​In addition to farming, Jim has been active in the organic community for over four decades. He helped found the Organic Seed Growers and Trade Association (OSGATA) and has served on its Board of Directors since its inception, including as its long-time President.  Jim also served on the Board and as President of Organic Seed Alliance (OSA) in Washington State. Additionally, he volunteered for approximately twenty-five years on the MOFGA () Certification Committee, work which included authoring and reviewing language adopted in the Organic Foods Production Act (OFPA) of 1990.  Jim helped MOFGA pass Maine’s second-in-the-nation GMO Labeling law in 2013, as well.

​For many years, Jim has cooperated in on-farm organic research trials conducted by scientists at USDA and University of Maine. Jim was President of lead plaintiff OSGATA during the landmark federal lawsuit against Monsanto (OSGATA et al v. Monsanto).  He was also a participant at the two Agrarian Elders Gatherings held in Big Sur, California.  On Earth Day 2014, Jim spoke to the United Nations General Assembly about the advantages of organic farming.  In October 2011, Jim was named one of ‘25 Visionaries Who Are Changing the World’ by Utne Reader magazine.



Vice President

Bill Heart is a lifelong conservationist living in far northern Wisconsin. He was a founding board member of the Cornucopia Institute in 2004 and served many years guiding the organization. Bill is also an active member in the local member-owned food cooperative in Ashland, Wisconsin. His perspective in understanding the relationship between environmental stewardship on farms and the biological health of our most sacred lands, along with his experience as a successful business owner (now retired), is invaluable to the organic movement. 

He has also been, for the past 45 years, a small maple syrup producer in the north woods of Wisconsin, using the old method process developed by Helen and Scott Nearing.

Bill is a longtime supporter of Northland College and especially of the Sigurd Olson Environmental Institute (SOEI). He served on the SOEI Advisory Board for well over a decade and has been a reader for the Adult Sigurd Olson Nature Writing Award since 2002. 

An avid outdoorsman, Bill has been active in Trout Unlimited in a number of capacities: President of Wild Rivers Chapter, a three-year term as chair of Wisconsin Trout Unlimited, and a 5-year term as the Wisconsin Representative on the Trout Unlimited National Leadership Council. Other conservation groups with which Bill has been active include, Superior Rivers Watershed Association, and Bayfield Regional Conservancy. He has also been a U.S. Fish & Wildlife Service volunteer.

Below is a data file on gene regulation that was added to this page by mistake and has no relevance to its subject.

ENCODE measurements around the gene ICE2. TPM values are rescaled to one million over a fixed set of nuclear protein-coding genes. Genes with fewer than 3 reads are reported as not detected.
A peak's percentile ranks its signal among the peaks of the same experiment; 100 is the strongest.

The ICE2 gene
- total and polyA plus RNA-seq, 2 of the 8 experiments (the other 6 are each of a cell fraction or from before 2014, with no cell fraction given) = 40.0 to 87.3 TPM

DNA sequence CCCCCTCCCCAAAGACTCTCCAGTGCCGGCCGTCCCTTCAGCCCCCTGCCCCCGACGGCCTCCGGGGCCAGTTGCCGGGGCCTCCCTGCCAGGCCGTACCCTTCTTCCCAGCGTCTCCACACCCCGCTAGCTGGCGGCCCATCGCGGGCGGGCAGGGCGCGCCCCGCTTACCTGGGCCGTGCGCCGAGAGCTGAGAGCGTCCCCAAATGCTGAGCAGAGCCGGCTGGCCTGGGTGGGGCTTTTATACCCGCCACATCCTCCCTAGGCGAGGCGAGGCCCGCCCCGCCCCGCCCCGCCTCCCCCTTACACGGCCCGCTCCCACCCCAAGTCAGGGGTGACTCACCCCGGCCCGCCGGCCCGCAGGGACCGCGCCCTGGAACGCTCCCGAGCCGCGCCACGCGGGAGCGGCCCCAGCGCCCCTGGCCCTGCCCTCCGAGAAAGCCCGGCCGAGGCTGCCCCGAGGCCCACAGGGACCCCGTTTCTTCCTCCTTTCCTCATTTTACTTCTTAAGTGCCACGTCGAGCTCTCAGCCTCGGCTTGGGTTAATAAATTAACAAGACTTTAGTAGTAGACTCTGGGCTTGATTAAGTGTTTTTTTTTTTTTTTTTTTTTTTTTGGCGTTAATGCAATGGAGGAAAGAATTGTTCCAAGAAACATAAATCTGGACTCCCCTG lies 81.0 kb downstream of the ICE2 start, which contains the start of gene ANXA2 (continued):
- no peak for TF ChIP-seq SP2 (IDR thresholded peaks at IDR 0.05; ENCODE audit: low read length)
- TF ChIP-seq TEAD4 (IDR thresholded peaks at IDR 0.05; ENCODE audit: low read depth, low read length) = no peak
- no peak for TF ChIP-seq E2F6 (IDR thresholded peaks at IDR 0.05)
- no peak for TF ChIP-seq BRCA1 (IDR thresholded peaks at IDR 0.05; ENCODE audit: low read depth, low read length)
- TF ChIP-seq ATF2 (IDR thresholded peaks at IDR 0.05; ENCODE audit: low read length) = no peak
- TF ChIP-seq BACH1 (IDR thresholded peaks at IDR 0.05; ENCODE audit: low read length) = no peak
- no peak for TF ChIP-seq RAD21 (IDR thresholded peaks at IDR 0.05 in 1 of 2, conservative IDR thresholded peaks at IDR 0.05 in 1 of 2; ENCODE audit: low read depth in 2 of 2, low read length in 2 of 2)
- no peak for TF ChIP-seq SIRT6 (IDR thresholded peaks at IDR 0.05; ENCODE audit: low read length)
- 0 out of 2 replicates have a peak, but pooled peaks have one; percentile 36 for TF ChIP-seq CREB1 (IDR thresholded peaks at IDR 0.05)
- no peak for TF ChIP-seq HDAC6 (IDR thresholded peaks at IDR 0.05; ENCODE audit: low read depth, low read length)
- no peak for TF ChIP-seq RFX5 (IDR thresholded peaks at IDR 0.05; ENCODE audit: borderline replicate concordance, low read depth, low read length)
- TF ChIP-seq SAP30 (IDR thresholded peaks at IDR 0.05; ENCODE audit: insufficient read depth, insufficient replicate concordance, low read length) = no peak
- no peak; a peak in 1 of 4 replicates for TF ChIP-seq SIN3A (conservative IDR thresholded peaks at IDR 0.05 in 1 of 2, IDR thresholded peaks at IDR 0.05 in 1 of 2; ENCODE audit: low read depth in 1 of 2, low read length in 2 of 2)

Will Fantle has been a longtime activist on environmental, food, and social justice issues. He co-founded The Cornucopia Institute, a national organic food and farming watchdog, in 2004 and served as the organization’s Research Director and Co-director for 15 years.

For many years prior to that, Mr. Fantle was a regular contributor of feature articles on environmental, resource, food, and health issues for national magazines and urban weekly papers. He is a 2001 recipient of an award from Fairness and Accuracy in Media for his Project Censored story, Plutonium Pancakes. Mr. Fantle also worked in both the public and private sectors developing and promoting renewable energy technologies, and operated a recycling and waste reduction business focused on large institutional waste generators. 

Mr. Fantle served for eight years as a supervisor on the county board of Eau Claire, Wisconsin.  He attended the University of Wisconsin-Eau Claire, graduating with honors with degrees in both Economics and Political Science. He is retired and resides with his wife, Francie, in his hometown of Eau Claire.

A message from OrganicEye leadership: Mark Kastel, Jim Gerritsen, Will Fantle, and Bill Heart—When it comes to preserving organics as an alternative to the chemical-intensive farming and food production system that is destroying our environment and health: